At 10 AM we embarked on Captain Tim’s boat for the Whale Watching Tour. After the mandatory safety briefing, the boat steamed off into the Bay of Fundy – a 90 minute cruise. Captain Tim kept briefing us about the seas, the whales and all his previous experiences of encounters with the whales. He claimed that he had never missed sighting the whales in any of his tours and promised us that we will all meet the biggest mammals. Suddenly the boat broke into high speed and Captain Tim called everyone to look in the front and there they were – about eight Humpback whales swimming majestically. Captain Tim positioned the boat about 30 meters from the swimming whales and moved parallel to them so that we could see the whales. These “showmen” put on some spectacular shows, literally throwing their bodies out of the water (breaching). They come into the Fundy Bay to feed on the enormous amount of capelin (small smelt fish) that come in from the sea. The humpbacks are about 12-16 metres long with black dorsal colouring and large white pectoral fins. Their top looks like a hump and hence their names and another distinctive feature of the Humpback are their fluked tail. Flukes are the two lobes of the whale tail.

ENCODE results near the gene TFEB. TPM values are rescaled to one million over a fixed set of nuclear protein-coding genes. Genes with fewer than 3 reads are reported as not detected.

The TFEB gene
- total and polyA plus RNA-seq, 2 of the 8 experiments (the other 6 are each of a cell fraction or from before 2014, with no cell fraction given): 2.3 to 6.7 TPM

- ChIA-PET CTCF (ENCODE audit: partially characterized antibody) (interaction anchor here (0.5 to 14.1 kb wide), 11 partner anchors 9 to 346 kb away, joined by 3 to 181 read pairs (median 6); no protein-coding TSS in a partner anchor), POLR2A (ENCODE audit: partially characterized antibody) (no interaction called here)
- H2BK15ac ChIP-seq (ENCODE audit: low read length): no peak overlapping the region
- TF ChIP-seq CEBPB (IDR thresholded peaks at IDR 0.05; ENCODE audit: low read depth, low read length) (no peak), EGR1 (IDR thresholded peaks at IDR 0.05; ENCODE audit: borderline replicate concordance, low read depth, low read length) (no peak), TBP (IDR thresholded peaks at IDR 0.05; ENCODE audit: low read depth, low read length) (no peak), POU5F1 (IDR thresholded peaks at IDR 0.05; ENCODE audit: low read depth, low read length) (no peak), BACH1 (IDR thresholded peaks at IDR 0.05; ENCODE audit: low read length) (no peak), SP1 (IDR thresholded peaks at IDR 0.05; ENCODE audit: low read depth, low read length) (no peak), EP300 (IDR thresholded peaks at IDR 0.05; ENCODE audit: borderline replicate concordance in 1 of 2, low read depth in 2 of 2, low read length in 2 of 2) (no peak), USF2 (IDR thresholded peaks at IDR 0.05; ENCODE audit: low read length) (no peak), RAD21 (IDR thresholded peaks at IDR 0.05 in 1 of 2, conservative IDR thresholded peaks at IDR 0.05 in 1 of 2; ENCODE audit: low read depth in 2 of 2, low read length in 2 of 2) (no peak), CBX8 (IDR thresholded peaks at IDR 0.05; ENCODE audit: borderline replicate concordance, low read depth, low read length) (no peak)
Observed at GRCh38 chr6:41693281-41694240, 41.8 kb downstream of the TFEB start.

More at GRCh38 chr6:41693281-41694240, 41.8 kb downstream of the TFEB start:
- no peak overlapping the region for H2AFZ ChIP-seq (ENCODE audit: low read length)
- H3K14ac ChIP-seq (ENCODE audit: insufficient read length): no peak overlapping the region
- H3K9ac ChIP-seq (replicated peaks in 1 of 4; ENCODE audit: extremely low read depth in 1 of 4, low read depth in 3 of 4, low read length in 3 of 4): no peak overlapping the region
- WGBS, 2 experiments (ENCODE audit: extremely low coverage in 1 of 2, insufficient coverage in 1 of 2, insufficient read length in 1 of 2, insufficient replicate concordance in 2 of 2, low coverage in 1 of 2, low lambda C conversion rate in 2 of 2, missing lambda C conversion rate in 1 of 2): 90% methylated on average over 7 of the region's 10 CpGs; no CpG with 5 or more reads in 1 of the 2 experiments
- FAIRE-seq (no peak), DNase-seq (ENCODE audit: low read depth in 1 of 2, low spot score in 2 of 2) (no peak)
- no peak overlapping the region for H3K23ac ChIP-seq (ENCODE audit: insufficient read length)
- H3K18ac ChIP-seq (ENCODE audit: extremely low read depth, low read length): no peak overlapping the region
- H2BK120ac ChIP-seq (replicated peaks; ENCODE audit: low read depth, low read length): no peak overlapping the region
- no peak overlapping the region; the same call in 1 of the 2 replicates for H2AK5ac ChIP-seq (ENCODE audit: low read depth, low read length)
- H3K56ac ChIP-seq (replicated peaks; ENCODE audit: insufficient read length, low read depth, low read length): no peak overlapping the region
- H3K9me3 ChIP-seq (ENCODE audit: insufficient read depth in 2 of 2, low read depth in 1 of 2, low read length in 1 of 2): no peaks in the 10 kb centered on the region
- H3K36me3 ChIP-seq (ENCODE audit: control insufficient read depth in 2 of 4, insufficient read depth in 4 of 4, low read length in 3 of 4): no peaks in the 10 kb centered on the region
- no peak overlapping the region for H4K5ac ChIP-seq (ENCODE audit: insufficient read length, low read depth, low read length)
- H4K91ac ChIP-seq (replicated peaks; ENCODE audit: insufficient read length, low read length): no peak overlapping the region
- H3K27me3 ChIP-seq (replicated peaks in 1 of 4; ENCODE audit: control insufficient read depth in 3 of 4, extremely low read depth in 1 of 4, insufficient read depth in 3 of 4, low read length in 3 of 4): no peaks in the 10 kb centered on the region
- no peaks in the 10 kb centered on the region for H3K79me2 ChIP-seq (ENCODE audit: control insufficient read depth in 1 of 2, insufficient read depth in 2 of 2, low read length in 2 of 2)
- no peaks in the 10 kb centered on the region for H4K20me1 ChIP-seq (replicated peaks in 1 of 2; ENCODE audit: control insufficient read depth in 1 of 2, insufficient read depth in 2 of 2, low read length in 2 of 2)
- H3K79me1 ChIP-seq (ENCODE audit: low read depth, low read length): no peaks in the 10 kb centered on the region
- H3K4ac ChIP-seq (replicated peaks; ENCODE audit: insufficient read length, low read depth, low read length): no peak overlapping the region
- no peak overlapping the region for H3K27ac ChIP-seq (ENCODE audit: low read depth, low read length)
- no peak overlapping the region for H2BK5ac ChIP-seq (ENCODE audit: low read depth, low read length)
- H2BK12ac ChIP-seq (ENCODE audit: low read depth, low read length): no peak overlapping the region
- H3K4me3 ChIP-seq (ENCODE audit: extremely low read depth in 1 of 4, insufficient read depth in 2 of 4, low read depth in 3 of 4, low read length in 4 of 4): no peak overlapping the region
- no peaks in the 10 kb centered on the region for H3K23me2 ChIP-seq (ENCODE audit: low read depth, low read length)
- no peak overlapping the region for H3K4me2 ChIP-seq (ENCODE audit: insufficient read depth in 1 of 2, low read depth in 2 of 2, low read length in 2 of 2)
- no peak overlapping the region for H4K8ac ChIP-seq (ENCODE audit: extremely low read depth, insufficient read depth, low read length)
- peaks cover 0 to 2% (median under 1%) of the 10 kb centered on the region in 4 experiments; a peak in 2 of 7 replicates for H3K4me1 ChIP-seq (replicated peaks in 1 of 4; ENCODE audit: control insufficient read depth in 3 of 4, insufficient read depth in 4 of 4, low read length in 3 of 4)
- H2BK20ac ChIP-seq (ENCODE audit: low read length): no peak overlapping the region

Whale watching tours follow the Marine Tour Operators Code of Ethics which include no chasing, harassing or herding the whales. This is to ensure that the whales are not disturbed from their natural routine or injured.

On returning to the Lavena’s Catch Cafe by mid-day, hot chowders were waiting for us. We enjoyed the fabulous seafood lunch and set out to the Digby Port to catch the ferry to St Johns in New Brunswick. We loaded the car into the ferry and set sail at 4 PM for a three hour journey across the Bay of Fundy.

The facilities in the ferry were similar to the earlier ferry and the duration being three hours, we decided to settle down in the lounge for a game of cards. After about two hours, the Captain announced that there were some killer whales sighted on the port side. We looked out and was about four killer whales emerging out of water, doing flips, turns and somersaults before landing back on the water. These killer whales are called Orcas and is a toothed whale, the largest of the Dolphin family. They are easily distinguished by their fin and their prominent black and white markings which can be seen from far. They are natural predators but as well, they are natural showmen.

We disembarked at the St John’s port at about 7 PM and drove off to the hotel and spent the night there. Early morning we drove to Quebec City and the next day to our home in Mississauga.